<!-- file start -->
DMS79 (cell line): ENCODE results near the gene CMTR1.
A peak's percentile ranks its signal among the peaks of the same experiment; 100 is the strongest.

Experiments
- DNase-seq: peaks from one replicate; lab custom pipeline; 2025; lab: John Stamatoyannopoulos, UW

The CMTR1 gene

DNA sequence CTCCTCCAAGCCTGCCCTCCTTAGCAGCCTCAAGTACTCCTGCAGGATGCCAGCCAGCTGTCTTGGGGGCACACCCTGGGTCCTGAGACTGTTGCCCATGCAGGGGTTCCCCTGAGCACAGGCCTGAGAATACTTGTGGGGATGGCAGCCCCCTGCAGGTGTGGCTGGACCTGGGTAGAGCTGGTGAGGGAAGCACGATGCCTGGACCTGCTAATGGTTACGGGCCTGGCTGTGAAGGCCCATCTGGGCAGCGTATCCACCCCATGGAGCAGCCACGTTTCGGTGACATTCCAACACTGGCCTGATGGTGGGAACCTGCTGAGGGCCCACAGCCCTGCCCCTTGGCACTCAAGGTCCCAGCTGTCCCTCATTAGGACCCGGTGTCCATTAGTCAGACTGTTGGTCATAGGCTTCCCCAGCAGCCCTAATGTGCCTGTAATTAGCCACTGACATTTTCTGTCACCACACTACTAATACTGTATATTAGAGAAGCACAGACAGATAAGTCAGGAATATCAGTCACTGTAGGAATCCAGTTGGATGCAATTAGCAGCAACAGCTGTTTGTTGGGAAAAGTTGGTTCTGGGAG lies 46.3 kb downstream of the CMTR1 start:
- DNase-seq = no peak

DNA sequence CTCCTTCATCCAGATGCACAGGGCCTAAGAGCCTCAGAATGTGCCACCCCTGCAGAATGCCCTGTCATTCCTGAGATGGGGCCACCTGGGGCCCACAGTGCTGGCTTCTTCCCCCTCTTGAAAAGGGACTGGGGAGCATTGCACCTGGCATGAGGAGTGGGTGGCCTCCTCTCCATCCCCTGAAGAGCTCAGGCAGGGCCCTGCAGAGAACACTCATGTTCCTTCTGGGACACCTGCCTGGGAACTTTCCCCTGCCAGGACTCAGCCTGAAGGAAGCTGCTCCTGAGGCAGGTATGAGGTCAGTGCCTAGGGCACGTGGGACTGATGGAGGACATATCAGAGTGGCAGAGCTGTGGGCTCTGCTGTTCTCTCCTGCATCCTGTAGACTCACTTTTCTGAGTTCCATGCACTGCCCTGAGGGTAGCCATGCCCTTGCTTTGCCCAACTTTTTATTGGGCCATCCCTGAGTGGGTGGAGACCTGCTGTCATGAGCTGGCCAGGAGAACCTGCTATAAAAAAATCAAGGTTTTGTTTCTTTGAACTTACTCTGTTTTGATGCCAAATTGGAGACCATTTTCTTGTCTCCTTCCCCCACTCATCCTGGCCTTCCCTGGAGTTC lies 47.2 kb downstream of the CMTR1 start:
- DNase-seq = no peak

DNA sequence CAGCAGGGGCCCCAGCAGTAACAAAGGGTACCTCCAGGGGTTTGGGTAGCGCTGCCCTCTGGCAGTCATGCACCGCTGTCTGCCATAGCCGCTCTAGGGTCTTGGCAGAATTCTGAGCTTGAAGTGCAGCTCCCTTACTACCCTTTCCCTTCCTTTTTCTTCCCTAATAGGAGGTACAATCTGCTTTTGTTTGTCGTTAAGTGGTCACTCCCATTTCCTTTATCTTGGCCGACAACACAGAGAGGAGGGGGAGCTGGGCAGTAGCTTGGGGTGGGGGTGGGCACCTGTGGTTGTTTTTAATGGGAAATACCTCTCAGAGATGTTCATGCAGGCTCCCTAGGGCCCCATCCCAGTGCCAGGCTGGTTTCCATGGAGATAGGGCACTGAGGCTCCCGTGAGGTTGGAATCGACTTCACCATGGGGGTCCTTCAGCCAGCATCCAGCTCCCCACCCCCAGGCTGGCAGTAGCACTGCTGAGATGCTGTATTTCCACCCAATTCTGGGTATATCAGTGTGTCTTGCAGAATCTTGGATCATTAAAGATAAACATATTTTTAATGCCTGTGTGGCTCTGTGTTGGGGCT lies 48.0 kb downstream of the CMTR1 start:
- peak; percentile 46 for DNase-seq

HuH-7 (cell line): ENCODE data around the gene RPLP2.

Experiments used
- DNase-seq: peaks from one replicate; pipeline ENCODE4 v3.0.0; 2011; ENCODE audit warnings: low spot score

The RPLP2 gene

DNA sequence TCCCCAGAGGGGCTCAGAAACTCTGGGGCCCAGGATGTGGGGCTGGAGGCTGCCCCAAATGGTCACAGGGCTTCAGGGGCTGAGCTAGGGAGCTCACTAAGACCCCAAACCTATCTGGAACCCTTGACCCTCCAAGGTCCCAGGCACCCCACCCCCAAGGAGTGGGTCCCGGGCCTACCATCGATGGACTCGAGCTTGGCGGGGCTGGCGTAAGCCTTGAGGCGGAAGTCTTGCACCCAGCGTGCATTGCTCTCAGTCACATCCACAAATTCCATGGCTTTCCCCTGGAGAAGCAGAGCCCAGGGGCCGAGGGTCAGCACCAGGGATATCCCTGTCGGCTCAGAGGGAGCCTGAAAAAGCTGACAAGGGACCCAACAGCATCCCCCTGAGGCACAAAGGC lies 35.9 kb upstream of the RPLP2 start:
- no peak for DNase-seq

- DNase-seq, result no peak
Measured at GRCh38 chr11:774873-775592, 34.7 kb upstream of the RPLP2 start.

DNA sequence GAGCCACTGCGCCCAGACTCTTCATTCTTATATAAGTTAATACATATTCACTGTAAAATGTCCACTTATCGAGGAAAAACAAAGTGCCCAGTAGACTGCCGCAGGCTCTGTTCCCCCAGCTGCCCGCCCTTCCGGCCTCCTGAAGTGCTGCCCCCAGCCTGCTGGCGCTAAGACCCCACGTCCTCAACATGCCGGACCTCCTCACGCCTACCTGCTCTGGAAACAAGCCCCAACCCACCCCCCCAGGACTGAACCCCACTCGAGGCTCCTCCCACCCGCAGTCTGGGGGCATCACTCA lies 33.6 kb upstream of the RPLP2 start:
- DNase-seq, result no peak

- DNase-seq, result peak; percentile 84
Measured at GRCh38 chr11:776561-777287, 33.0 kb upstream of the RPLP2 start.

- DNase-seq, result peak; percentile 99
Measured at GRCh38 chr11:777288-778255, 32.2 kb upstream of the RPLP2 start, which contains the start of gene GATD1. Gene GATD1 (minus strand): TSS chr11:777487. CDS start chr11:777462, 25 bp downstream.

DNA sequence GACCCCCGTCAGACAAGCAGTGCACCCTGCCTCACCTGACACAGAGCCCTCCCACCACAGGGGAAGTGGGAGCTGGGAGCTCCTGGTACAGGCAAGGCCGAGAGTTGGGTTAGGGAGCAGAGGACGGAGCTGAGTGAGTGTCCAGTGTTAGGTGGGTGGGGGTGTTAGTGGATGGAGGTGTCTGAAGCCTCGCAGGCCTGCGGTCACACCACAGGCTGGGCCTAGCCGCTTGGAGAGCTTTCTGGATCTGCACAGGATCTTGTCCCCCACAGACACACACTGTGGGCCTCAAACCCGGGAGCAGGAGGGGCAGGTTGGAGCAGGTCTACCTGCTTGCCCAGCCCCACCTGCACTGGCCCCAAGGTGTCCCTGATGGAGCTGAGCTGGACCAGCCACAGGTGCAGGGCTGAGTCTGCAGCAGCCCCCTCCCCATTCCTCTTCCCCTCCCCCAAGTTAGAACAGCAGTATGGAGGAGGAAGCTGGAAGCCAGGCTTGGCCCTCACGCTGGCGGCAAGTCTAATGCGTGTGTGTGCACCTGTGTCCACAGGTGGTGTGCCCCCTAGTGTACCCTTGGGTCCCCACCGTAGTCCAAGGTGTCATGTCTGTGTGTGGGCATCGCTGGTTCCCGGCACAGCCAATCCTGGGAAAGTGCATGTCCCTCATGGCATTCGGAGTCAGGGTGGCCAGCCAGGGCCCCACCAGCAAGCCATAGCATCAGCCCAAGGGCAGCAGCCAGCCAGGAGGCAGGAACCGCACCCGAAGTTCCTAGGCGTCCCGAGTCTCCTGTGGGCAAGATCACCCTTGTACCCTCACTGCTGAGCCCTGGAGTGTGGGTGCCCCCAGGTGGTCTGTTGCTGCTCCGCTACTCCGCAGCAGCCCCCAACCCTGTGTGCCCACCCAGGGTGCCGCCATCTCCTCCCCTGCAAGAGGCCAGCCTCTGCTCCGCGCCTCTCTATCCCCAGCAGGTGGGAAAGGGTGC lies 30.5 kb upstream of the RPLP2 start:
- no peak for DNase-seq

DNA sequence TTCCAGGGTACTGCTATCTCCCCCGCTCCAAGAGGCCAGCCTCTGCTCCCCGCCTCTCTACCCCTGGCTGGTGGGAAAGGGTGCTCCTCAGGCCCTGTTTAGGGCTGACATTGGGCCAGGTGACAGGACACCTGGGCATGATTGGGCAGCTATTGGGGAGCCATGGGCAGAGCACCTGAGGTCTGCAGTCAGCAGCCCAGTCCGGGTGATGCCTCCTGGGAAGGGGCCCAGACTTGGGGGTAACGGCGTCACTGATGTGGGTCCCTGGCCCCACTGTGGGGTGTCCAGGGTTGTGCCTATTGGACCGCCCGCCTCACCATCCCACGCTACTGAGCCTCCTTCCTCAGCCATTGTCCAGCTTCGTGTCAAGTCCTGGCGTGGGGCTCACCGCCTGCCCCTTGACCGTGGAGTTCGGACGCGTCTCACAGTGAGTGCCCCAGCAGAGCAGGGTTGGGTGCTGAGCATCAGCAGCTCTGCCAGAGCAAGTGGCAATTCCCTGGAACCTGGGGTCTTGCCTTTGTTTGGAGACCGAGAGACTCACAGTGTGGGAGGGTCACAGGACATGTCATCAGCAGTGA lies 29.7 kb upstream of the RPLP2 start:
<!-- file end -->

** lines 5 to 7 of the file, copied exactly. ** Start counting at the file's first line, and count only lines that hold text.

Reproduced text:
The CMTR1 gene

DNA sequence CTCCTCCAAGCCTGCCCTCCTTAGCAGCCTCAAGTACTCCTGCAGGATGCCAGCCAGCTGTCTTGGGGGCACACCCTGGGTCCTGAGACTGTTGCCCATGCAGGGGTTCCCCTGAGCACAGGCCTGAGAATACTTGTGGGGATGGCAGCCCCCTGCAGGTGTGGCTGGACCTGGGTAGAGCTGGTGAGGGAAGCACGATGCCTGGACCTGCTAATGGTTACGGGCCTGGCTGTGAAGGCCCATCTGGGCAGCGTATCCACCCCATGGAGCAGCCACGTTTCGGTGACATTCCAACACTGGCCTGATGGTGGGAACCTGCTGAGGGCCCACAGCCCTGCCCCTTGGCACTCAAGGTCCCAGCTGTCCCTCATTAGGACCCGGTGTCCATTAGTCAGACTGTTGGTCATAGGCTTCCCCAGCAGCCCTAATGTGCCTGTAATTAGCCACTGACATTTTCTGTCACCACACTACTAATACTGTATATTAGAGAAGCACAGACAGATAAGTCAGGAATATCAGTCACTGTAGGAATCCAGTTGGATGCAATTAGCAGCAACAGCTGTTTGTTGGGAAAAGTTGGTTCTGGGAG lies 46.3 kb downstream of the CMTR1 start:
- DNase-seq = no peak